Tri-Valley to Recomplete Moffat Ranch East Wells

Tri-Valley has commenced operations to rework two natural gas wells and recomplete a third on its Moffat Ranch East property near Madera in California's Great Central Valley. Tri-Valley will begin building wet weather locations to work on the existing wells and later for a 10,000-foot basement test well to appraise an expected eight different horizons with nearly three square miles of mapped closure.

The two rework wells previously produced until sanding up and, after clean up, Tri-Valley Oil & Gas Co., the Company's operating subsidiary, may also hydraulically fracture the producing zone to see if flow rates can be enhanced. The third well was prematurely abandoned and new data suggests that it should be reentered for a recompletion try.

"We view the Moffat Ranch East Gas Field as an ideal candidate for re-exploitation coupled with great exploration potential for new producing reservoirs. This is a big field area, nearly 8.5 square miles, with a good production history and lots of untested zones on which we can apply modern techniques," said Joseph R. Kandle, president of Tri-Valley Oil & Gas Co.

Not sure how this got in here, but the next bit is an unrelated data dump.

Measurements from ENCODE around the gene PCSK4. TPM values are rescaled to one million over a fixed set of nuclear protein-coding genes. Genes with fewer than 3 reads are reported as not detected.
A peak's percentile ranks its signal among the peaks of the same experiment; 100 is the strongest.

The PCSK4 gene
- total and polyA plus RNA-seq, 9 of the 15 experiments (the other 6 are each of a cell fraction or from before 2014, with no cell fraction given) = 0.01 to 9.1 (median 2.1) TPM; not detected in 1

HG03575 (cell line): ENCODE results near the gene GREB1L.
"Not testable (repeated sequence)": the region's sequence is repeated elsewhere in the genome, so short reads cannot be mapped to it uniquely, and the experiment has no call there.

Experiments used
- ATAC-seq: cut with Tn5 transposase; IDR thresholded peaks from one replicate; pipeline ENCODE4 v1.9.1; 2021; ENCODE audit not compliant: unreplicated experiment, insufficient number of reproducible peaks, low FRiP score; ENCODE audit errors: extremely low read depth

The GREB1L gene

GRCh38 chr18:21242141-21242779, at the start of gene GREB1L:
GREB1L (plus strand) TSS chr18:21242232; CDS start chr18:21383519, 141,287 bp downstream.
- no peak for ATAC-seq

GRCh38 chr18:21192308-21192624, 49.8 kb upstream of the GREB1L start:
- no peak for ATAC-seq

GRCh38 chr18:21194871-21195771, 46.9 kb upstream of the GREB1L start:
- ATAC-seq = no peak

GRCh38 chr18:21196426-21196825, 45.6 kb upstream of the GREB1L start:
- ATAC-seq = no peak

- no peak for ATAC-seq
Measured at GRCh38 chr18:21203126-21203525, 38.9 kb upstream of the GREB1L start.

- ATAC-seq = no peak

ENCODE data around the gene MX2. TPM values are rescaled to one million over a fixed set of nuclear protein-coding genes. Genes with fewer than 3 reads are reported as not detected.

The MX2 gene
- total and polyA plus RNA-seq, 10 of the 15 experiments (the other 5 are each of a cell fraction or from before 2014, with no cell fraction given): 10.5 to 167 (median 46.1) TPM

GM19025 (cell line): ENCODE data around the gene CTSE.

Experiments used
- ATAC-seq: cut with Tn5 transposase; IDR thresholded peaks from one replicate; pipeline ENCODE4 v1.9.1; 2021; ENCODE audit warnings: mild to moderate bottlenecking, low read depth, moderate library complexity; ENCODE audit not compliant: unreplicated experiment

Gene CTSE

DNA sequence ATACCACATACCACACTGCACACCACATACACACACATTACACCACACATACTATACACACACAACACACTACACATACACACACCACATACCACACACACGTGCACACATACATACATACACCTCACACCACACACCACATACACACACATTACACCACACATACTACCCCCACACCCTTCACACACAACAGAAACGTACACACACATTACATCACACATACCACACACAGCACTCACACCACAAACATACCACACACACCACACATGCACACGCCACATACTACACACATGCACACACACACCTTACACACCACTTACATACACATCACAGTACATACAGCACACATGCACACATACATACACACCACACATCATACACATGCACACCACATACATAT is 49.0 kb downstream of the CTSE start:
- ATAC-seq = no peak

Tri-Valley expects to move in the production rig this month to begin work immediately and the goal is to achieve production in November. Meanwhile the Company is awaiting its own production rig to be available sometime in November. When the drilling component is added to Tri-Valley's own equipment, it will handle even horizontal wells with a bore length of up to 8,000 feet. Deeper wells will be drilled by rig contractors as available.

The Company's strategy is to use its own equipment to be able to be busy reworking, recompleting or drilling new wells everyday to increase production while waiting for the larger rigs to drill the deeper prospects in Tri-Valley's proprietary exploration inventory.

The Moffat Ranch Field has given up more than ten billion cubic feet of natural gas from 20 wells in the Eocene interval and about two billion cubic feet from the four wells in the Cretaceous zones in the whole 5,400 acres. Tri-Valley's technical staff postulates target potentials in the range of 25 billion cubic feet in just the 3,400-acre east section and plans to test all horizons for hydrocarbon content in pursuit of those potentials, although the risk is high that many will be found unproductive.